1,506 kilometers were on the digital speedometer when I returned the EQS 580 4MATIC after two weeks. Enough time to gather impressions and experiences with the EQS from Mercedes-Benz, which I would like to share with you on this report as a guest author on MOTION Magazine.
Before we dive into the review of the Mercedes-Benz EQS 580 4MATIC, it should be mentioned that my impressions are completely subjective and therefore only reflect my own opinion. However, I think that the information, impressions and photos in this article can do their part to get a first impressions of the electric car from Mercedes-Benz.
Mercedes-Benz EQS: More than just the most aerodynamic production car in the world
Evidentially, the EQS was the most aerodynamic production car in the world (cW value 0.20) at the time of its launch on the global market in 2022. But the company is not resting on its laurels. Rather, the e-sedan is set to redefine its vehicle segment. Not only by changing from a combustion engine to a pure electric car. To this end, the Mercedes-Benz EQS 580 has been built on a new modular architecture for electric vehicles in the luxury and premium classes.
With ranges of up to 681 kilometers (according to WLTP) and an output of up to 385 kW - as in the case of my test car - the EQS meets the demands of a progressive sedan in the S-Class segment. In the meantime, it has been announced that a 560 kW performance variant is set to hit the road in collaboration with Brabus. That said, the 385 kW of my EQS 580 test vehicle is more than enough to propel the electric car forward. And that's despite a weight of 2,585 kilograms which the electric car puts on the road.
In other respects, too, the Mercedes-Benz EQS does not need to hide. It is anything but inconspicuous. I am referring less to the design than to the size of the vehicle. The EQS has a height of 1,512 mm, a width of 1,926 mm and a length of 5,216 mm. That’s what I call S-Class level. But also a bit unusual for an electric vehicle, as it made finding a parking space in the city a bit difficult at times.
Such a large electric car for sure offers enough storage space to go on vacation or a longer business trip with a group. According to the VDA standard (the German Federation of Automobiles), there is a trunk volume of 610 litres (with folded seats even 1,770 litres). The charging cable, warning triangle and first aid kit are still stored in an easily accessible flap, so that the entire storage area can actually be utilized. Several suitcases or even my Streetbooster, to commute between the charging station and home, fit in without any problems. Usually without any additional game of Tetris to find the best storage situation.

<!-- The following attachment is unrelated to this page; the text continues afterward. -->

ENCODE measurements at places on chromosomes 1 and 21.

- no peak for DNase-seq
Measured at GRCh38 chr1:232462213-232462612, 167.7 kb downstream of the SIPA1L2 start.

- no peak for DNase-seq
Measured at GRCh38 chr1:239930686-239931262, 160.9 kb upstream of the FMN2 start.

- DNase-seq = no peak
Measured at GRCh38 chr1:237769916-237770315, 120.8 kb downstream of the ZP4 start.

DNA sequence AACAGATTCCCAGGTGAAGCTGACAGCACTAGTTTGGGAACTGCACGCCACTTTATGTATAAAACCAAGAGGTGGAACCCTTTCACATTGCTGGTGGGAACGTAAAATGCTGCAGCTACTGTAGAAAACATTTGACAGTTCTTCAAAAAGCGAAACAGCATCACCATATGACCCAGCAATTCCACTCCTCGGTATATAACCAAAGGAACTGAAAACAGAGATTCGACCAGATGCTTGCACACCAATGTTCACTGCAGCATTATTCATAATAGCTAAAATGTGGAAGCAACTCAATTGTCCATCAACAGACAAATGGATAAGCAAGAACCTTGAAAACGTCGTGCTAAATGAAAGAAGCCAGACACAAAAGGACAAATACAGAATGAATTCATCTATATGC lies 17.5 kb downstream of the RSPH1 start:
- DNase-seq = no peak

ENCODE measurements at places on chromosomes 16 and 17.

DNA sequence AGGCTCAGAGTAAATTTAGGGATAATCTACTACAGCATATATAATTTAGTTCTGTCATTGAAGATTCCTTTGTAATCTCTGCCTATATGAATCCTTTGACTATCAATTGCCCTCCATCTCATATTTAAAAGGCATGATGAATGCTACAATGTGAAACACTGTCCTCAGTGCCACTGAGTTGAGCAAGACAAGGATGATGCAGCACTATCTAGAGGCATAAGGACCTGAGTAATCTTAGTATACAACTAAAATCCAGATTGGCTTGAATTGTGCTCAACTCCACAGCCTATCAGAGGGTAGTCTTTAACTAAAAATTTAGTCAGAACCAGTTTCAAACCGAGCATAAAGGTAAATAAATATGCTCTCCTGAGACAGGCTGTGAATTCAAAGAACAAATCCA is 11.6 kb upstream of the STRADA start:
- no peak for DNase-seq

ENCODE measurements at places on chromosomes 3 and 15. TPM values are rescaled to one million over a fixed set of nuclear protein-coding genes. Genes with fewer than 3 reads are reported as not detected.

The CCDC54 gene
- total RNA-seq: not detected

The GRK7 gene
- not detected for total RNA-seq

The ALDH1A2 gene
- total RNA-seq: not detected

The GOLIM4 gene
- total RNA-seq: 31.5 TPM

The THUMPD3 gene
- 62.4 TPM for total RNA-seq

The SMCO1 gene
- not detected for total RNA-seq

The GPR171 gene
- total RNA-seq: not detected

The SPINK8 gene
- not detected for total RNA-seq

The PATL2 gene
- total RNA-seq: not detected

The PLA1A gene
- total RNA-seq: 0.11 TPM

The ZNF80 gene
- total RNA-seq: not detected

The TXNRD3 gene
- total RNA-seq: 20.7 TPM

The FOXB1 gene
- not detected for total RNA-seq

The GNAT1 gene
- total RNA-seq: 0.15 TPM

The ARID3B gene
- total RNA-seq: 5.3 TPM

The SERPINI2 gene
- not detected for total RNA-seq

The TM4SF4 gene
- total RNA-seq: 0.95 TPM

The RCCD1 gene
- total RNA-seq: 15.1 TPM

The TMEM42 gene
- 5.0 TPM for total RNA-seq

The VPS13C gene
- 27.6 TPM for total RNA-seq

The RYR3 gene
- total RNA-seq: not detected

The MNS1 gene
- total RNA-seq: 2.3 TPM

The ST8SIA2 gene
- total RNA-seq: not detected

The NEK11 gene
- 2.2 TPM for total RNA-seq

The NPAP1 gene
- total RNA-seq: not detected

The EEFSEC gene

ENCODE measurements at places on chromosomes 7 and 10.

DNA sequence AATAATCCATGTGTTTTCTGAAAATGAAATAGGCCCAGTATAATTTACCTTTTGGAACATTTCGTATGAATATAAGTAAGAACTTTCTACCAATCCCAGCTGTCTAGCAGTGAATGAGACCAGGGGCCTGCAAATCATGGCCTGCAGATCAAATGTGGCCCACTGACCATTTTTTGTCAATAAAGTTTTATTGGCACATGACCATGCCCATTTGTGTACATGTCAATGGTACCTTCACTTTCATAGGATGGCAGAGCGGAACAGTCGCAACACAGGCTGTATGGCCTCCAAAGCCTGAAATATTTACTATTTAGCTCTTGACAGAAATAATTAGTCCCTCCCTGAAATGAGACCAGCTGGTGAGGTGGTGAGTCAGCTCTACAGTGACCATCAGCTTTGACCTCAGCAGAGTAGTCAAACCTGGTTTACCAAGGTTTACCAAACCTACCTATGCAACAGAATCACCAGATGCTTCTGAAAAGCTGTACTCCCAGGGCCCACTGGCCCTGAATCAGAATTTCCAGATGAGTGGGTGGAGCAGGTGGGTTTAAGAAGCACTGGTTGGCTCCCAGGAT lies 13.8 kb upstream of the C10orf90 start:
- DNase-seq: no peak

Despite its not exactly compact size, the EQS manages to glide elegantly forwards. Which is certainly due to the power of 385 kW. Much more surprising in this context, however, for me was the actual consumption. After all, 2,585 kg of the curb are a lot to move. The technical data sheet forecasts 21.4 - 18.3 kWh/100 km. A value, which is not so unrealistic, even after more than 1,200 kilometers of driving on highways and freeways - at up to 210 km/h top speed. Let me come back to that a bit later.
The acceleration capabilities of the EQS in everyday use can certainly be appreciated if you press a little harder on the electric pedal. 4.3 seconds are said to be necessary for the jump from 0 to 100 km/h. But the electric car also has power when reversing. It was only thanks to the intervening assistance systems that I didn't hit an IONITY charging station full on when I gave it a bit too much power.
The battery systems for the EQS are produced in the Hedelfingen plant section at the Stuttgart-Untertürkheim site. A lithium-ion battery with 107.8 kWh is fitted into the EQS 580. This was developed by Mercedes-Benz itself and can optionally be recharged with up to 22 kW at the AC charger or up to 200 kW at the DC charger. It is supposed to go from 10 percent to 80 percent in just 31 minutes. I tested this as well, more on this in the following sections. During recuperation, up to 290 kW is fed back into the battery of the EQS.